Silver Lining in a Funnel Cloud: Greed, Corruption, and the Joplin Tornado
Author: Randy Turner

Chapter 4
Silver Lining in a Funnel Cloud

It wasn’t only Mark Rohr who was looking out at the apocalyptic area where the tornado had cut its deadly path and picturing a bigger and better future.

It was only hours after the tornado that Joplin R-8 Assistant Superintendent Angie Besendorfer started talking about what she termed as “the silver lining in a funnel cloud.”

That Besendorfer could use that phrase over and over again over the next couple of years and not grasp the insensitivity of it to those who had suffered loss of home, family, and friends, was not surprising. Tact was never Angie Besendorfer’s strong suit.

As she spoke with some of her closest colleagues in the administration office, they remember her as being almost giddy with the possibilities of what they could do now that Mother Nature had intervened.

For those who had known Besendorfer for a long time, her path to leadership was charted when she was still attending schools instead of running them. She was the head cheerleader who micromanaged the choreography of halftime routines down to the minutest detail, the girl who always decided who would stand where when pictures were taken, even if they were being taken by professional photographers.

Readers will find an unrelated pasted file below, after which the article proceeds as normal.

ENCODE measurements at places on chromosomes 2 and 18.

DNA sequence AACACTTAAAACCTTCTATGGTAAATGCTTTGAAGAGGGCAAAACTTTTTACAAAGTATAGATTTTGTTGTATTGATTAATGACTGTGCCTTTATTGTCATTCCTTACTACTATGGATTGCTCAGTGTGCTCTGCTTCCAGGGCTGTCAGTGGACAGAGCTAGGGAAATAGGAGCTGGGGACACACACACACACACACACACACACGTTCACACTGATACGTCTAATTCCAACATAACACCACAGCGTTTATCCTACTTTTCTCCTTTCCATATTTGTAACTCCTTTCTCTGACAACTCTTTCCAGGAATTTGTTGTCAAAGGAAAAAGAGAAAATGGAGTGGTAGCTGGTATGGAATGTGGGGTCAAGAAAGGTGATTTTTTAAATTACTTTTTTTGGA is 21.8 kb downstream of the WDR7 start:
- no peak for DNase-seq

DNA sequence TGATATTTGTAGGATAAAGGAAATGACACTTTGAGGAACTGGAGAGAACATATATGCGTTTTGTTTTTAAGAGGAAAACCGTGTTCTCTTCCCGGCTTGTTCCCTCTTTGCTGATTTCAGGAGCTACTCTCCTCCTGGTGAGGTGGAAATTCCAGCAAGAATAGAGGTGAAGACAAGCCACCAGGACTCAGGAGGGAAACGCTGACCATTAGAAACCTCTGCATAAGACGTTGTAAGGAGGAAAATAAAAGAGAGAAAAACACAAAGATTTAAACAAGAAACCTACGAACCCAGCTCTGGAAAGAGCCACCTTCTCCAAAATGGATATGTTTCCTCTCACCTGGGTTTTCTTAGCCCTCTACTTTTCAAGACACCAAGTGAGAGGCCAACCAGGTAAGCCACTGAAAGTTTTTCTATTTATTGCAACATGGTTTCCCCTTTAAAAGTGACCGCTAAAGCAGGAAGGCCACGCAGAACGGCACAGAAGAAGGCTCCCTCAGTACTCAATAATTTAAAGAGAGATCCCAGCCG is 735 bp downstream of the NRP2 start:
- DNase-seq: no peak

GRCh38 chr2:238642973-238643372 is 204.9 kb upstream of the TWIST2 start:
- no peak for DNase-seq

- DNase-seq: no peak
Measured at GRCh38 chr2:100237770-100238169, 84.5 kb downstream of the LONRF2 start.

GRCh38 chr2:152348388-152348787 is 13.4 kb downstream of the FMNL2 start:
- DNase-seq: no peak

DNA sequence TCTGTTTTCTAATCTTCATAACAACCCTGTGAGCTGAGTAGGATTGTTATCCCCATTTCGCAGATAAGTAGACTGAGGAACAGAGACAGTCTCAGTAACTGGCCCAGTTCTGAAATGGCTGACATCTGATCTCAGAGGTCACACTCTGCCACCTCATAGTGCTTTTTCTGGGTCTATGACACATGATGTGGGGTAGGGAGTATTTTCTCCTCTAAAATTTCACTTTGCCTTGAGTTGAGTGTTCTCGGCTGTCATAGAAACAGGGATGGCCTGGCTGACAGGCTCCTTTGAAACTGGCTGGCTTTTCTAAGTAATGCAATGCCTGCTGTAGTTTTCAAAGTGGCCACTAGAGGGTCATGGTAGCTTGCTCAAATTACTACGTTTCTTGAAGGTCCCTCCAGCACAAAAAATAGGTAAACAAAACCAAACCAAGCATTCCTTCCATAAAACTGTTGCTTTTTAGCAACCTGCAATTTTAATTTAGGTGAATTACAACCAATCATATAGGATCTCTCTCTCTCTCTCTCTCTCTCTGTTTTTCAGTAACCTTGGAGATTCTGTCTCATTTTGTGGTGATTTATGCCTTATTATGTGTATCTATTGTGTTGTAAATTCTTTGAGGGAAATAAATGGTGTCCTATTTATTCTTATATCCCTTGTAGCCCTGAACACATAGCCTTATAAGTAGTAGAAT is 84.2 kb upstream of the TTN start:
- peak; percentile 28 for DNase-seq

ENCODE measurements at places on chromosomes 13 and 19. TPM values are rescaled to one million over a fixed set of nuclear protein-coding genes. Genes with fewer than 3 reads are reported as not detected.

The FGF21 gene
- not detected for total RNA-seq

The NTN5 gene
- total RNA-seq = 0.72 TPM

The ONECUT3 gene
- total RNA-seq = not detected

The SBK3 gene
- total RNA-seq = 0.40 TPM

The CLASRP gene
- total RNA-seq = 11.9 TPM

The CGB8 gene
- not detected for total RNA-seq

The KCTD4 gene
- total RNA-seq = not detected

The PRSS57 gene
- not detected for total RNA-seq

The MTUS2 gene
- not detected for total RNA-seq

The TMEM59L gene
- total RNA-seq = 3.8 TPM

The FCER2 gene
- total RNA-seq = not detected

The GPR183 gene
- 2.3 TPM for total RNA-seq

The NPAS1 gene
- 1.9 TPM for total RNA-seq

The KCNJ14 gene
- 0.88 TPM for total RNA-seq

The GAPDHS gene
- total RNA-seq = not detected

Though she was a cheerleader through her junior high school and high school years in Lamar, Missouri, the birthplace of President Harry S Truman, she achieved her greatest successes in the high school’s Future Farmers of America, where she honed her leadership skills, developing even at that young age a killer instinct when it came to rolling over any opposition.

Her educational career was just as successful and marked by the same tendencies. She spent only a few years as an elementary teacher, moving quickly into jobs with the state department and in administration, first as a principal, and then as the superintendent of the Reeds Spring School District, near Branson.